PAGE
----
Standard Oil Co. of New Jersey v. United States (1911) is a U.S. Supreme Court case holding that Standard Oil Company, a major oil conglomerate in the early 20th century, violated the Sherman Antitrust Act through anticompetitive actions, i.e. forming a monopoly, and ordered that the company be geographically split. Find the full opinion here.
The Standard Oil Company of New Jersey was, in fact, a holding company which the Rockefeller family held. The Rockefeller family organized their oil empire by creating such holding companies in many of the jurisdictions in which they operated. In total, the Rockefeller family and their holding companies controlled almost the entire petroleum market in the U.S. To further the Rockefeller’s control over the petroleum market, the Standard Oil Company of New Jersey had acquired nearly all of the oil refining companies in the United States. The United States brought suit against the Standard Oil Company of New Jersey, alleging that it violated the Sherman Antitrust Act because its acquisitions were an undue restraint of trade.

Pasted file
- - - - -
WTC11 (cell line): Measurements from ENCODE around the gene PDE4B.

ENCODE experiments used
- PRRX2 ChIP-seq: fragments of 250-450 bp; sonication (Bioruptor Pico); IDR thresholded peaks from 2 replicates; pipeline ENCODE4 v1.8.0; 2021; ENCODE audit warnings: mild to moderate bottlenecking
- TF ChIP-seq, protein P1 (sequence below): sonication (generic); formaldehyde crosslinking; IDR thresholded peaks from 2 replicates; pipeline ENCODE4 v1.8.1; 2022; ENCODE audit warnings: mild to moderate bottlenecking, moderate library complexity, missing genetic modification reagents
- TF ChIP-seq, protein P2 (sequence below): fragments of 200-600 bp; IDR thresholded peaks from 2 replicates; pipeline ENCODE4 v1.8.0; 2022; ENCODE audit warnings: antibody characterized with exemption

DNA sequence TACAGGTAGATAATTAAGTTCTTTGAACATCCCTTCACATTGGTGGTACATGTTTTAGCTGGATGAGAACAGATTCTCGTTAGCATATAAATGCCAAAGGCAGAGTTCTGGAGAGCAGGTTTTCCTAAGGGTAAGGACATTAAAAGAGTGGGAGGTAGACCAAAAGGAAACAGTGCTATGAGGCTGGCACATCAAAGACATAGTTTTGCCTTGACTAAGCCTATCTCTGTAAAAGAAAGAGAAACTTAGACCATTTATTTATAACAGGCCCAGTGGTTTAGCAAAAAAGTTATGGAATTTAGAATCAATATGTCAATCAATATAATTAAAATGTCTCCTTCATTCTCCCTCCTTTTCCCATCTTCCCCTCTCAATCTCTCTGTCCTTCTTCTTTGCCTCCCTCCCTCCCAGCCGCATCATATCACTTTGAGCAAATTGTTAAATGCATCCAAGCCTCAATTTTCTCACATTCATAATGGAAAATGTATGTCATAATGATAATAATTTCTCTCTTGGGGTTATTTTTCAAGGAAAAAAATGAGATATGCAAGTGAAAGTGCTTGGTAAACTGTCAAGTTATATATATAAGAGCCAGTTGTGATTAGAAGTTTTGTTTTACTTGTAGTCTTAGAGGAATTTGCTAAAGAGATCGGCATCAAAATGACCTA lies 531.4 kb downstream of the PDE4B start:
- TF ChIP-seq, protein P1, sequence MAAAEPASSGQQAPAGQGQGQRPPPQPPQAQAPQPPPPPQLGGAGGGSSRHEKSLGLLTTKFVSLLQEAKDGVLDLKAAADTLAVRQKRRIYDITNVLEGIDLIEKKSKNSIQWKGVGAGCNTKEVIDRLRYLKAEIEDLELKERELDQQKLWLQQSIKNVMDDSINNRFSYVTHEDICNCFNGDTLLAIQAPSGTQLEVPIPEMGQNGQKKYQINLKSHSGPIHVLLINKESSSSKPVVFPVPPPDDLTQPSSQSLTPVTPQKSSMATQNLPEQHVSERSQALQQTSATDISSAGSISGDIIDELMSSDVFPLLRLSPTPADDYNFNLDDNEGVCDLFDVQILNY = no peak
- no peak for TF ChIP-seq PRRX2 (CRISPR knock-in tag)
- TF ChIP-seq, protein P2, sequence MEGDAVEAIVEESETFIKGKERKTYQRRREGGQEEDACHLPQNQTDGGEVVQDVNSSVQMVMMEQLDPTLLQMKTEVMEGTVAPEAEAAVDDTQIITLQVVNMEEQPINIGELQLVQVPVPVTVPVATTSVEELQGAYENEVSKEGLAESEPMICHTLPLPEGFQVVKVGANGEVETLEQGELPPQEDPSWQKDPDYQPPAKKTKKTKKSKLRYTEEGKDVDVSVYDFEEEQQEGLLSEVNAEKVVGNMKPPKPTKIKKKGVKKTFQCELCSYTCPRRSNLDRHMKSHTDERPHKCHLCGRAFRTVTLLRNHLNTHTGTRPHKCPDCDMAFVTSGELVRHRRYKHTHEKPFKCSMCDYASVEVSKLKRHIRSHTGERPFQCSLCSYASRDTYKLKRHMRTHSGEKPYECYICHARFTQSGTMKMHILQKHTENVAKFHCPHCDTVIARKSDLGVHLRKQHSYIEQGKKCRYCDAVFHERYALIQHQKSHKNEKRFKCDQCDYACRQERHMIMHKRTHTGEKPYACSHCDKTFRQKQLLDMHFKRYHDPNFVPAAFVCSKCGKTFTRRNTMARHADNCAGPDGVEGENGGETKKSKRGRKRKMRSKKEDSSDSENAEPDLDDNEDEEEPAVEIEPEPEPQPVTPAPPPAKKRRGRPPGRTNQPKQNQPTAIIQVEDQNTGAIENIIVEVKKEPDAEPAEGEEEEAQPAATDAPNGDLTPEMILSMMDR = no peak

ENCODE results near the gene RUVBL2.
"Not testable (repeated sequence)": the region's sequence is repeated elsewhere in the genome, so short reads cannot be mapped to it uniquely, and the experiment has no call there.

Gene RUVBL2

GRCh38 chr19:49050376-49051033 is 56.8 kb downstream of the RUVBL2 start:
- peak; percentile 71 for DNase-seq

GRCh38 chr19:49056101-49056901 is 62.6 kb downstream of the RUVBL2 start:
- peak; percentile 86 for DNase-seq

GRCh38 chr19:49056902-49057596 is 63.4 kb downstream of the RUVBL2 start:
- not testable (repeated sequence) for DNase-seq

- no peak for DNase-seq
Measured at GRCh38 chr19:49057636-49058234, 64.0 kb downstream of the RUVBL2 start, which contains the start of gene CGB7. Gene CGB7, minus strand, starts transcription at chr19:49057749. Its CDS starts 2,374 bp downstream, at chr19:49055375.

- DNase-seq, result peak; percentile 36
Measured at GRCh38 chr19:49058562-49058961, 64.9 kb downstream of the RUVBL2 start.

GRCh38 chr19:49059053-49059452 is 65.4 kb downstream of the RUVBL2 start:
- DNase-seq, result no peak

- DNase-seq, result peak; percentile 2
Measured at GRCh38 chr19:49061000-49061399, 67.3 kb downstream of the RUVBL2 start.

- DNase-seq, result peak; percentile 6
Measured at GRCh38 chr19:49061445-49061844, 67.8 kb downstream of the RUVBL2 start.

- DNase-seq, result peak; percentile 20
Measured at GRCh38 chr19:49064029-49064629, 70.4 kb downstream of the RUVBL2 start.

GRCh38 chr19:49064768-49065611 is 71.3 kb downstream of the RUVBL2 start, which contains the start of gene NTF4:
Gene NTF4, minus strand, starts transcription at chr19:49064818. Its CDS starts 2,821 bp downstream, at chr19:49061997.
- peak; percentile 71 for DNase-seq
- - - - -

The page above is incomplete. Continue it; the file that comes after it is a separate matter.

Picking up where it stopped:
The Court first ruled that Congress had the power to pass the Sherman Antitrust Act under the Commerce Clause of the Constitution. It then ruled that “restraint of trade” included monopolistic behavior, and only unduly restrained trade if it led to one of the three possible consequences: higher prices, reduced output, and reduced quality. Balancing antitrust protections with principles of freedom of contract, the Court ruled that a company’s potentially monopolistic actions could only be illegal if it led to one of those three consequences. In this case, however, the Court found that Standard Oil of New Jersey’s actions led to these consequences and therefore violated the Sherman Antitrust Act.
[Last updated in April of 2021 by the Wex Definitions Team]